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In early September, when Sarah Palin, the Republican candidate for Vice-President, announced that her unwed seventeen-year-old daughter, Bristol, was pregnant, many liberals were shocked, not by the revelation but by the reaction to it. They expected the news to dismay the evangelical voters that John McCain was courting with his choice of Palin. Yet reports from the floor of the Republican Convention, in St.
Paul, quoted dozens of delegates who seemed unfazed, or even buoyed, by the news. A handful of social scientists and family-law scholars have recently begun looking closely at this split. Regnerus argues that religion is a good indicator of attitudes toward sex, but a poor one of sexual behavior, and that this gap is especially wide among teen-agers who identify themselves as evangelical.
The vast majority of white evangelical adolescents—seventy-four per cent—say that they believe in abstaining from sex before marriage. Only half of mainline Protestants, and a quarter of Jews, say that they believe in abstinence. Moreover, among the major religious groups, evangelical virgins are the least likely to anticipate that sex will be pleasurable, and the most likely to believe that having sex will cause their partners to lose respect for them.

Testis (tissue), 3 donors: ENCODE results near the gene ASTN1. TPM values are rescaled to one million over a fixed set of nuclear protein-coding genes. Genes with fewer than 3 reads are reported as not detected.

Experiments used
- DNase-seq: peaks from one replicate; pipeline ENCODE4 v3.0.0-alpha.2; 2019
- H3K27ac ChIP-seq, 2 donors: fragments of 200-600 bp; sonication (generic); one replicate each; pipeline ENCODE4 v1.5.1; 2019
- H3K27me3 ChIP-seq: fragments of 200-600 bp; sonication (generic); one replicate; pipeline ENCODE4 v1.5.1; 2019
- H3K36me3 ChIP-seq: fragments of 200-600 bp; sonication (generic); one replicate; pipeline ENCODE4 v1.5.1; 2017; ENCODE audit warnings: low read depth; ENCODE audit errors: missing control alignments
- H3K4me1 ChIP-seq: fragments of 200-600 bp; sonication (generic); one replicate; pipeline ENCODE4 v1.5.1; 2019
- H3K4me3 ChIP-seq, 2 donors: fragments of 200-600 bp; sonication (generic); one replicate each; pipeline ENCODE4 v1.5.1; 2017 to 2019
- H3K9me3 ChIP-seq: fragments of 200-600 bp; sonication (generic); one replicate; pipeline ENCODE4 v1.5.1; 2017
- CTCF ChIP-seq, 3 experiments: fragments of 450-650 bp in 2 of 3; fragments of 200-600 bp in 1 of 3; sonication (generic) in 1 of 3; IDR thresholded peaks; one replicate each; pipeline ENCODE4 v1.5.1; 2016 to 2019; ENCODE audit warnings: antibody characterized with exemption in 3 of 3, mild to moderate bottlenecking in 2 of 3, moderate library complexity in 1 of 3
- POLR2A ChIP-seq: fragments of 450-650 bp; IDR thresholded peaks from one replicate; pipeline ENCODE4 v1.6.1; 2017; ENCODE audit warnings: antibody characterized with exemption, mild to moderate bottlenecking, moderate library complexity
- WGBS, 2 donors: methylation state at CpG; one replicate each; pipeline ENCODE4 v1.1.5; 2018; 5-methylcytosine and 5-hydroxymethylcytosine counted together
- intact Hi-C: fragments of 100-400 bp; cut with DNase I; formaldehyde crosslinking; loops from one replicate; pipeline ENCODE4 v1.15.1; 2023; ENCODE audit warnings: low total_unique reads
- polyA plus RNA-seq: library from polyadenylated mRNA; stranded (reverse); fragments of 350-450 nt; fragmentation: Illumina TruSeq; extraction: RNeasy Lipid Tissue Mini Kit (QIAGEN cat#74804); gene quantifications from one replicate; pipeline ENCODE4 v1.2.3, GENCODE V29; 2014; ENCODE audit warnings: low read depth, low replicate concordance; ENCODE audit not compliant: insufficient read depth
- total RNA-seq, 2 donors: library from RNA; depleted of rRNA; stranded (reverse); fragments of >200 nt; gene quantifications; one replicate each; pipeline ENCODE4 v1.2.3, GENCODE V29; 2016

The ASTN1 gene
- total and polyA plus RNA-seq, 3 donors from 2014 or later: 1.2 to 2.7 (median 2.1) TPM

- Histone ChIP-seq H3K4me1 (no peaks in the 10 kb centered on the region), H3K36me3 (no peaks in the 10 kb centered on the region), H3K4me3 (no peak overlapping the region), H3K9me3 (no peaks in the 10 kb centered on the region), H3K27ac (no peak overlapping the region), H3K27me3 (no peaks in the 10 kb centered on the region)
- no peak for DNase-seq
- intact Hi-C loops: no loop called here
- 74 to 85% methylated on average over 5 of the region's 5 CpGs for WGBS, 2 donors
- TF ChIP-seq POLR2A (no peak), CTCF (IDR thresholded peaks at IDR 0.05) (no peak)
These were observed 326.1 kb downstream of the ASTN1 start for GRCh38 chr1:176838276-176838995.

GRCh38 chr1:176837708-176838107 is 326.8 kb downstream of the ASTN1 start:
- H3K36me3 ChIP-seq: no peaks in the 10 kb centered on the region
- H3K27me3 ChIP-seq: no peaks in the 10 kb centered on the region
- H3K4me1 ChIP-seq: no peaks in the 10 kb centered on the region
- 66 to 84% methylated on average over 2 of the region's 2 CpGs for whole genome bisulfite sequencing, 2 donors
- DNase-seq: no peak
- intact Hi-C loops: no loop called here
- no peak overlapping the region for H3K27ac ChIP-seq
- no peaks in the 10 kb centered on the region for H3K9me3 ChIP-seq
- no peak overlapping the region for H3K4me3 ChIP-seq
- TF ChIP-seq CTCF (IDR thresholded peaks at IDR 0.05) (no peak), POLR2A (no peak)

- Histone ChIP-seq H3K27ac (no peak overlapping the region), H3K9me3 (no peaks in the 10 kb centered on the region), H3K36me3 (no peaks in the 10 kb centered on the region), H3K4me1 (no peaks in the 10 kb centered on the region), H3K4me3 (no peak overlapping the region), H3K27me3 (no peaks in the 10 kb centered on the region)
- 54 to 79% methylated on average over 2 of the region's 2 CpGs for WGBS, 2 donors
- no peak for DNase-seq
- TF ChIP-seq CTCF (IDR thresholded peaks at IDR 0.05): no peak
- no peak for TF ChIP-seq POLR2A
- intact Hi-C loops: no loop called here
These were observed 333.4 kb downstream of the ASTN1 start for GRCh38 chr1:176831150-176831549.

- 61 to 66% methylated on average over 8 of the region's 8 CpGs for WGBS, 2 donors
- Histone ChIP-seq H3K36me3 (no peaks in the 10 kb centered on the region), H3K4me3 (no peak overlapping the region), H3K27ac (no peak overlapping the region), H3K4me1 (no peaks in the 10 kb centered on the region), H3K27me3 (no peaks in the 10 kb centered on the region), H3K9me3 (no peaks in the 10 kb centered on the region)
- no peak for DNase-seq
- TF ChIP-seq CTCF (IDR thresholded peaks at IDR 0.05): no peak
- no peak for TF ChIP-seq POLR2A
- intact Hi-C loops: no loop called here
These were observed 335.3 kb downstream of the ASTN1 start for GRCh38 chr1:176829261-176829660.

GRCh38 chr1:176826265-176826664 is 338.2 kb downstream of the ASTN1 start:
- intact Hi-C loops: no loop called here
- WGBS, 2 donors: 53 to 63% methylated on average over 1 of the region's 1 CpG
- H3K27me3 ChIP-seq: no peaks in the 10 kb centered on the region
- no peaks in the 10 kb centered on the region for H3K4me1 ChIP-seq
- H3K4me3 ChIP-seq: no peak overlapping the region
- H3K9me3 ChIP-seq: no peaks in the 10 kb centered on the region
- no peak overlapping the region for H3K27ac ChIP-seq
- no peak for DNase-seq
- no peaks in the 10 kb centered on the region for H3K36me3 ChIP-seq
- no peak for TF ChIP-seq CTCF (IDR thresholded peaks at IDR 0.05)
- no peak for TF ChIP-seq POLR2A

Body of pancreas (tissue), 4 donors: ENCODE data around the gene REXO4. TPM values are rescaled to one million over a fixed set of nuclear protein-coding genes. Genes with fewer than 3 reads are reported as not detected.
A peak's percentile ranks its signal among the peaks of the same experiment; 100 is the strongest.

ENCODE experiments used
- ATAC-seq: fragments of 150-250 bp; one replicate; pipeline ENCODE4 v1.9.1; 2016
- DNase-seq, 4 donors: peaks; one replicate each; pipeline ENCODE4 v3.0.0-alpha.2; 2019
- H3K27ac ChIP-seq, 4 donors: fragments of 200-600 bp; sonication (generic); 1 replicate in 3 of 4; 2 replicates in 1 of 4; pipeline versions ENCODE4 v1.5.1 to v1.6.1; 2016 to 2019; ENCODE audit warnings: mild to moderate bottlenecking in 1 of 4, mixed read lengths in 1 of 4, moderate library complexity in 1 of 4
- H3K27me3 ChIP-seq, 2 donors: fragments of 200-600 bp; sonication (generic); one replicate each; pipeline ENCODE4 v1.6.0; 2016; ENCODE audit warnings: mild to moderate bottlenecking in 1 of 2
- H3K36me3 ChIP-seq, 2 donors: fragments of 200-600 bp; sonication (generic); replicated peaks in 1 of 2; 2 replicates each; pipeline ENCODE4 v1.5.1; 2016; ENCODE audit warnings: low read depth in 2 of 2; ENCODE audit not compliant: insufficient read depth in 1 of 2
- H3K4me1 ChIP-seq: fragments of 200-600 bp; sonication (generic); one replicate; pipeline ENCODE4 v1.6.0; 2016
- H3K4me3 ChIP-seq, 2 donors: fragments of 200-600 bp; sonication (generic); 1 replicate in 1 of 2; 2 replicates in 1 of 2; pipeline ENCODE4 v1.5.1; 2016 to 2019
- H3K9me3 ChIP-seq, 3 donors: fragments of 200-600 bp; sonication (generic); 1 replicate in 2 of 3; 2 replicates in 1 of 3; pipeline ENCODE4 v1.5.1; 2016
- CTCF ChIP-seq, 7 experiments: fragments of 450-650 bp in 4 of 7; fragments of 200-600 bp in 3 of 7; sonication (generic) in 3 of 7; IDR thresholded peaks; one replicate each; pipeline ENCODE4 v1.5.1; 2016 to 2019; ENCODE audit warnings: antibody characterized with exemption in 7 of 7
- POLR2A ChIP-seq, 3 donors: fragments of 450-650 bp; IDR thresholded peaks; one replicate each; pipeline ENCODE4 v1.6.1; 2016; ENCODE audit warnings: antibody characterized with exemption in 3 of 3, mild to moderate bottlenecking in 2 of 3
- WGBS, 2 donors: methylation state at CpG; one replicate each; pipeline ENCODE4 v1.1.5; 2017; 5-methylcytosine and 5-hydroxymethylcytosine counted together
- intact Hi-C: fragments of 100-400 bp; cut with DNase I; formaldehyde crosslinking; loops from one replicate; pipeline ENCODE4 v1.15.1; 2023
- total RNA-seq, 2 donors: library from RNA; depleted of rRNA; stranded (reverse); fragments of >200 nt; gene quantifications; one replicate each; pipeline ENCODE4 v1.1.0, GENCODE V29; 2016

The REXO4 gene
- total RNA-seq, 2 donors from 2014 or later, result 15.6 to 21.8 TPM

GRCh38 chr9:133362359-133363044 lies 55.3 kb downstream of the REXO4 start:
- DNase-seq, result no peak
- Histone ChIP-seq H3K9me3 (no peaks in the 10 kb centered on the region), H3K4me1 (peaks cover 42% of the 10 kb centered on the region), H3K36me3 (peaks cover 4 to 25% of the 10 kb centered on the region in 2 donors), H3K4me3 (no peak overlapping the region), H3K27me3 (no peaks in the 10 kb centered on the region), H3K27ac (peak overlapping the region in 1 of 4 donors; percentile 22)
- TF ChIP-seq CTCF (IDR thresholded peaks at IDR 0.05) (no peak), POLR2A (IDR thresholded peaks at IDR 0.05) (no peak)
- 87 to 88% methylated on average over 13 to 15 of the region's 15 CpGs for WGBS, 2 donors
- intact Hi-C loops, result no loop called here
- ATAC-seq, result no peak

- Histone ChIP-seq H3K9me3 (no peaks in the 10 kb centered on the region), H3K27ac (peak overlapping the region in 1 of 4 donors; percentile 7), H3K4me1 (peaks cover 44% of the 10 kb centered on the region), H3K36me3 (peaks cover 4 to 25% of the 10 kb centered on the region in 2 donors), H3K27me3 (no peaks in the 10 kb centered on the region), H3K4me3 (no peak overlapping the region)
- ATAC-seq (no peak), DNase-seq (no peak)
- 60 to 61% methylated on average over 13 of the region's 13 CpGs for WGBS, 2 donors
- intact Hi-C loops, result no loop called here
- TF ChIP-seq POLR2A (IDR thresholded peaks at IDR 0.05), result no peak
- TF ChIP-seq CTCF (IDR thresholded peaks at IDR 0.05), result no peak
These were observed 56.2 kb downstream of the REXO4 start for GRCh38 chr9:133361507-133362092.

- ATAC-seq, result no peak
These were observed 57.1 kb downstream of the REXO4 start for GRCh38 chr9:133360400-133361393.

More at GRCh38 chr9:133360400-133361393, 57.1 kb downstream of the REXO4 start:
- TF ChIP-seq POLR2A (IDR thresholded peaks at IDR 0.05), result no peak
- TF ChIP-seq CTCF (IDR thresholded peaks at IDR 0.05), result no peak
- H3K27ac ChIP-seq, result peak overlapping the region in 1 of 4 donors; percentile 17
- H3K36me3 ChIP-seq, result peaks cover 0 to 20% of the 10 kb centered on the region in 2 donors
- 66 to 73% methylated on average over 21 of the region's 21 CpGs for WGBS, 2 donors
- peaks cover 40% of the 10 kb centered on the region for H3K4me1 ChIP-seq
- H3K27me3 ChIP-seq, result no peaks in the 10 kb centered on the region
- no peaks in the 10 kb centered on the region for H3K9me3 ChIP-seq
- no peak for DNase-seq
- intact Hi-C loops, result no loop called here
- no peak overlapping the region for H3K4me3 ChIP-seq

Jews most often cite pleasure as a reason to have sex, and say that an unplanned pregnancy would be an embarrassment. But, according to Add Health data, evangelical teen-agers are more sexually active than Mormons, mainline Protestants, and Jews. Among major religious groups, only black Protestants begin having sex earlier. Another key difference in behavior, Regnerus reports, is that evangelical Protestant teen-agers are significantly less likely than other groups to use contraception.
This could be because evangelicals are also among the most likely to believe that using contraception will send the message that they are looking for sex.